The Schuylkill County Commissioners love to preach to the public about their transparency. However, they’re only about as transparent as a brick wall.
That “transparency” was on full display at Wednesday’s regular board meeting as it related to another mystery budget adjustment listed on the public meeting Agenda.
As we noted in our meeting preview, almost no detail was provided on a $38,190 budget adjustment for the Public Works department. See how it’s listed on the Agenda here (we highlighted it):
Well, it seems that either people in attendance at Wednesday’s meeting are faithful Canary readers or they had strikingly similar questions about it.
But getting that information in a timely, useful manner proved to be fruitless.
This is how it went down at Wednesday’s meeting …
Two people asked about the budget adjustment during the Public Comment portion of the meeting. The first was a woman by the name of Melinda Deibert, of North Manheim Township.
“What is that for,” she asked the Commissioners.
She got no answer.
Next to ask was Greg Woll, who’s actually launching a Libertarian Party bid for a Commissioners seat in November.
“My only question is … ‘What is that Public Works money for? We didn’t get an answer’,” he said.
Now, rather than giving a straight answer to a very simple question, the Commissioners stayed on brand with their version of transparency.
“Mr. Buber will bring it up,” Commissioner Gary Hess said.
Commissioners Once Again Missing the Point
How hard would it have been to just answer either of those two people right when they asked? Not that hard, really.
But by waiting to disclose that information, the Commissioners essentially shut down any public debate or input into the budget adjustment. That’s the equivalent of them sticking their fingers in their ears for the Public Comment portion of meetings.
You can’t question what you don’t know. And apparently, you, the public didn’t need to know why they were making this budget adjustment until they had already approved it.
The Commissioners knew how the money was being used and they clearly had already made up their minds on the subject. Next to nothing is getting on a Schuylkill County Commissioners meeting Agenda if a majority vote isn’t a lock before they even enter the room.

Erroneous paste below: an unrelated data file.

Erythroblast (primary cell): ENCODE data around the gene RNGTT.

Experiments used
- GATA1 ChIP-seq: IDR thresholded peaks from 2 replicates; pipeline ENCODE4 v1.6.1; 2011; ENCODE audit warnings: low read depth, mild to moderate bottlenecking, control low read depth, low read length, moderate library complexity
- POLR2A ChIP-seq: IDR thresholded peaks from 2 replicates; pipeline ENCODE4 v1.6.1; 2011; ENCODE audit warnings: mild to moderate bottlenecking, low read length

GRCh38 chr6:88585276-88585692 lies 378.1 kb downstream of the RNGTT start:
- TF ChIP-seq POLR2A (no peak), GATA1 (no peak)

So, after the Public Comment period of the meeting was closed, we finally learned why the County needed to make this budget adjustment to the Public Works department.
As Hess promised in his comment to Woll, County Finance Director Paul Buber said the budget adjustment was to replace “over 60 thermostats” at the Courthouse.
Buber explained the thermostat replacements are “so that energy consumption can be more effectively monitored and managed for energy consumption purposes.”
After Buber gave his summary of the budget adjustment, Commissioner Barron Hetherington called on County Controller Sharyn Yackenchick, “Sharyn, there’s a question about bidding … is that a COSTARS?”
COSTARS, as a quick aside, is a cooperative purchasing program for government entities in Pennsylvania. Contractors register with the state program and once approved, can bid on government jobs.
Yackenchick asked Hetherington’s question, “For the thermostats?”
Hetherington said, “Yeah.”
Now, there was no question about the bidding process – or even if there was one -related to the thermostats because no one in the room except for the County officials there knew what the budget adjustment meant.
It wasn’t until a minute prior that we all learned that, when it was too late to question it for fear of getting thrown out of the meeting.
Remember the “Mr. Buber will bring it up” response Woll got?
To that end, Yackenchick answered Hetherington’s question that no one else asked about bidding on that job – for that matter we don’t even know who will do that job, it wasn’t disclosed, of course.
She said to Hetherington, “I’m not sure.”
Hetherington then attempted to show his brand of transparency by running through the other budget adjustments the Commissioners would soon approve by providing the bare minimum on details about each.
Those Are Some Expensive Thermostats
Again, keeping on the Courthouse’s brand of “transparency” even in its attempt to give information about the $38,190 budget adjustment, no one could be bothered enough to say exactly how many thermostats would be replaced.
All we know is that “more than 60” thermostats will be replaced. So, is that 61? Maybe 65? Heck, it could be 4,000 thermostats, right? That’s more than 60.
Whatever the number is, that’s quite a bit of money to spend per thermostat. Doing the math on that, at 60 thermostats, the cost to replace each would be $636.50. If the number is 65 thermostats, it works out to $587.54. If it’s 69 thermostats, the price comes to $553.48 per replacement.
We’re not contractors, by any stretch, but have priced thermostats recently. And even at today’s prices for thermostats and labor, that’s still a lot of money per thermostat. And for what purpose? To monitor energy consumption?
The Courthouse sure is putting a lot of stock in the value of a thermostat putting a big dent in its energy bill.
Transparency On Brand
Wednesday’s episode was only the latest example of the Commissioners brand of transparency. Sure, the $38,190 may be a drop in the proverbial bucket compared to the size of the County’s annual spending – which they fought to keep secret for as long as they could last year, remember – but budget adjustments like this happen week after week at the Courthouse.
And like Wednesday’s example, the same lack of transparency and availability to provide public input is afforded each and every one of them.
Maybe this latest meeting shed a little more light on the issue and the Commissioners will change their way and start providing more information about these sorts of budget adjustments in the future, but don’t bet on it.
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